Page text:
‘No way,’ said Niamh, looking up. ‘I didn’t know that. I hate that stuff. Why do you like it?’ I had been asked this so many times. What’s a nice girl like you doing reading books like that? I gave them my usual answer, the one that kept people happy and stopped further questions.
‘I like the history aspect of it, I guess. The people and the events that have made Melbourne. Usually we focus on the positive achievements but it’s also the darker moments that have made Melbourne. Russell street, Easey street, the Faraday kidnappings, Eloise Worledge. All these things are part of our collective consciousness.’
Hieu and Niamh sat, staring at me like two stunned owls for a moment. I realised they were reassessing me in their minds. Maybe they were deciding whether I was dangerous.
‘Niamh, your turn,’ I said.
‘I love the classics. Shakespeare, Dickens, Wilde. I also like fantasy and young adult fiction.’ She reeled off a few authors’ names.
‘And, of course, you know I love art so my special focus would be on all the art books.’ She examined what she’d done and nodded. ‘I’ll finish this up tonight.’
We packed up and went back out onto the floor for the 2.30pm desk shift. Before long, it was 3.30pm and the invasion of the school kids started. In the children’s section, two boys were belting each other with the bean bags.
‘Oi, you two, knock it off.’ I marched over the corner and into the fray.
At 5.30pm, I handed over the reins to another librarian with strict instructions about closing procedures before straddling my bike and heading off home to West Footscray.
Luke was already home, stretched out on the lounge couch with a book. He peered over his glasses at me, his dark blond hair flopping into his eyes, ready to ask me his usual question. I could hear rattling in the kitchen. Gracie was home too. Our daughter had just started doing Arts at Monash. I called out to her.
‘So how would you describe your day, acting branch manager?’ I tilted my head and pretended to give it great thought. I already had my answer.
‘Agatha Christie.’ Luke sat up.
‘Put the kettle on and I’ll tell you all about it,’ I said. I changed in our bedroom and came out again to a steaming hot mug of black tea. Gracie and Luke sat at the table, waiting. They were carbon copies of each other. Gracie seemed not have inherited any of my DNA. They were both fair skinned with dark blond hair and hazel eyes. Luke raised an eyebrow at me.
‘Come on then, tell me all about it. Why was your day Agatha Christie?’
I sipped my tea. ‘I had a body in the library.’ Whatever he’d been expecting, it wasn’t that piece of news.
‘What?’ He put down his cup. ‘A real one?’
‘Yes, but not a dead one. A live one.’ I launched into my story. When I got to the part where the man woke up, Luke’s face drained white.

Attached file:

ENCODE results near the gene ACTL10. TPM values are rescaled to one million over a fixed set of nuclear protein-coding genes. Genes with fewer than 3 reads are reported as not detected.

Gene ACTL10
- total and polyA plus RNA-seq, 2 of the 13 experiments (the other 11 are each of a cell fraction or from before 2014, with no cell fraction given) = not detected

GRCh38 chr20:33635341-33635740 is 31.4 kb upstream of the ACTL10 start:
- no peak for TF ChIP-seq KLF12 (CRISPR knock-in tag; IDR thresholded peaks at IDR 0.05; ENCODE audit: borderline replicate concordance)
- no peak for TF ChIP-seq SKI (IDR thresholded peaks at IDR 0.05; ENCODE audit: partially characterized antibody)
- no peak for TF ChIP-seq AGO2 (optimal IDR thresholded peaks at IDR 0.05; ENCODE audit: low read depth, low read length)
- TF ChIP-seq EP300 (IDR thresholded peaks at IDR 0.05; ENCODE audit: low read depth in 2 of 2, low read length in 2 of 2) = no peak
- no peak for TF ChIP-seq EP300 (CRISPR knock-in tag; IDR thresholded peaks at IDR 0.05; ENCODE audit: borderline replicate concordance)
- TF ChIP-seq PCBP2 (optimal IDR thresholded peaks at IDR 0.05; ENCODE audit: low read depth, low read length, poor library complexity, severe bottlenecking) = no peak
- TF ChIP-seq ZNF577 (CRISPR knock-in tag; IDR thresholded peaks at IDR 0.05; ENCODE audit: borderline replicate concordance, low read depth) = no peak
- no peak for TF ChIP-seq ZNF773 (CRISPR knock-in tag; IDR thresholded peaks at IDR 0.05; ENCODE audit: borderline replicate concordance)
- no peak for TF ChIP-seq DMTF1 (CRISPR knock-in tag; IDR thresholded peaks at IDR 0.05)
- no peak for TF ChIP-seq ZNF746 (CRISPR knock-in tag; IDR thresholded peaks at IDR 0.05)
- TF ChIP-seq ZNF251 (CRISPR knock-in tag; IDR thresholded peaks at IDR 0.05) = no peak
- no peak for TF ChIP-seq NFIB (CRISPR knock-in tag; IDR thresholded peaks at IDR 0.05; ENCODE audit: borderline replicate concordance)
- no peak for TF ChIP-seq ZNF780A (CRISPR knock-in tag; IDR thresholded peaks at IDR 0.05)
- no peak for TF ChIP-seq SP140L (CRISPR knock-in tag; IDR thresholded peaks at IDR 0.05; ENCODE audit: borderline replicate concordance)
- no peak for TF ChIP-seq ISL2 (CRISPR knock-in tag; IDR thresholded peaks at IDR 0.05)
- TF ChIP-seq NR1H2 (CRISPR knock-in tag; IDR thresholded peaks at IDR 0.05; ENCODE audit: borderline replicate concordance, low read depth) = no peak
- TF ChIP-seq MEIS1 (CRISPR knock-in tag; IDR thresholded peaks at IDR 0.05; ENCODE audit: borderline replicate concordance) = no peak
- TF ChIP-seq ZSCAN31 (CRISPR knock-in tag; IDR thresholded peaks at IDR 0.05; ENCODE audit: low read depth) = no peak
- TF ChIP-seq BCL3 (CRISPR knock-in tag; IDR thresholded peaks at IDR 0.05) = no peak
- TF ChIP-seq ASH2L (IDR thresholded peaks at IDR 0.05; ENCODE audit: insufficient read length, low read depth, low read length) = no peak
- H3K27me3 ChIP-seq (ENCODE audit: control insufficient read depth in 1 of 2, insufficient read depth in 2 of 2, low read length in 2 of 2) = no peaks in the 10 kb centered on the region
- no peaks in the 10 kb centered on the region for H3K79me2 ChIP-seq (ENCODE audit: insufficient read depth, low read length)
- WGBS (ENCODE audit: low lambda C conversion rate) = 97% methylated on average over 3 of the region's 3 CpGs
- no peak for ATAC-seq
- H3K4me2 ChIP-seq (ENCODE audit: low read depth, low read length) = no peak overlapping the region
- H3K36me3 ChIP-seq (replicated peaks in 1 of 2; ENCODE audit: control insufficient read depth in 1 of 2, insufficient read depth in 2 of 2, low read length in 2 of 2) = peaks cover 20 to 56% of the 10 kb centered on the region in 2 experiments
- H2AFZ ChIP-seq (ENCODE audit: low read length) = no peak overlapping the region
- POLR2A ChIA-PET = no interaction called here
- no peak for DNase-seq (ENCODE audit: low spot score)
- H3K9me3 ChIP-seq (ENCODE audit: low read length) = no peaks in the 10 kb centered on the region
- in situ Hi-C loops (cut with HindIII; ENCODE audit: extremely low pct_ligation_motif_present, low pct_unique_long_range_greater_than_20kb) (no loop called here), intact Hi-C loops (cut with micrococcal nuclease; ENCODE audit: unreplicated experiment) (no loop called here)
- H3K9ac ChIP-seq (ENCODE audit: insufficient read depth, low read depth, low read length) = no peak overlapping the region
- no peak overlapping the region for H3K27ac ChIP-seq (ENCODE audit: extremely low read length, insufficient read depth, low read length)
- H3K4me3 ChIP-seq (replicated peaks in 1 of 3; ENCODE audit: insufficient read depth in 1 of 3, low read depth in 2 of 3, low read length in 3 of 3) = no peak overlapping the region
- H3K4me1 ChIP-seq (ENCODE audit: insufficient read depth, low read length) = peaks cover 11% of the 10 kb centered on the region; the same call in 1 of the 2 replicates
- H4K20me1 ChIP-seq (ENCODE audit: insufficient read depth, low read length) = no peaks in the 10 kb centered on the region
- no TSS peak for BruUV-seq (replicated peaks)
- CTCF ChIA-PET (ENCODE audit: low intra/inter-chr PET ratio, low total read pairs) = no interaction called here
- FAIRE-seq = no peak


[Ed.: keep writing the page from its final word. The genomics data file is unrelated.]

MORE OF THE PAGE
‘Bloody hell, Maggie, he could have been dangerous,’ Luke jumped up and walked around the kitchen. ‘You should have left him alone.’
‘What was I supposed to do? I couldn’t tell whether he was breathing or not. Whether he needed CPR.’ He stopped his pacing and sat back down to rub his face.
‘I know,’ he said eventually. ‘I just don’t like to think about what could have happened.’ I reached out and put my hand on his arm. He smiled. I continued with my tale, telling them about the look on Hieu’s face when a strange man bolted out of the library and about Ted’s involvement.
‘Once a policeman, always a policeman,’ said Luke. ‘I suppose he couldn’t help himself.’
‘He really lit up too when he was doing his thing,’ I said, remembering Ted’s keen eyes. ‘He must really miss his old job.’
‘Why did he retire so early?’ asked Luke as he stood to put the kettle on again. ‘I mean, he’d only be late 50s, wouldn’t he?’ I shrugged. I had no idea.
‘So did the local police turn up?’ asked Luke over his shoulder.
‘Yeah, about two o’clock. I just gave them a quick rundown and a description and they basically said the same thing as Ted, change the locks.’
Gracie hadn’t said much during my story. She’d been shocked into an unusual silence. As Luke sat down with fresh cups of tea, she asked, ‘So if you don’t think he was homeless, why was he there?’ I had been racking my brains about this question all day and I didn’t have an answer that satisfied me.
‘He could have been hiding for some reason,’ I said, giving them my best guess. Luke grunted.
‘Could he have been looking for something?’
‘Maybe but I can’t imagine what that could be. If it was a book, he could have just come during the day.’
‘He might not want to have been seen,’ said Gracie. I gave this some thought. ‘Maybe.’
We discussed my adventure a little longer before Gracie announced she was starving and just had to eat. I put on a pot of water for pasta while Gracie went out to our little courtyard garden to pick basil to make pesto.
Ignoring decades of wisdom, I stood watching for the water to boil, mesmerised by the tiny bubbles forming beneath the surface. It was oddly relaxing. I let the rising steam curl up over my chin and cheeks. Okay, day one of my new role hadn’t gone as planned. But tomorrow was another day. Right, Scarlett?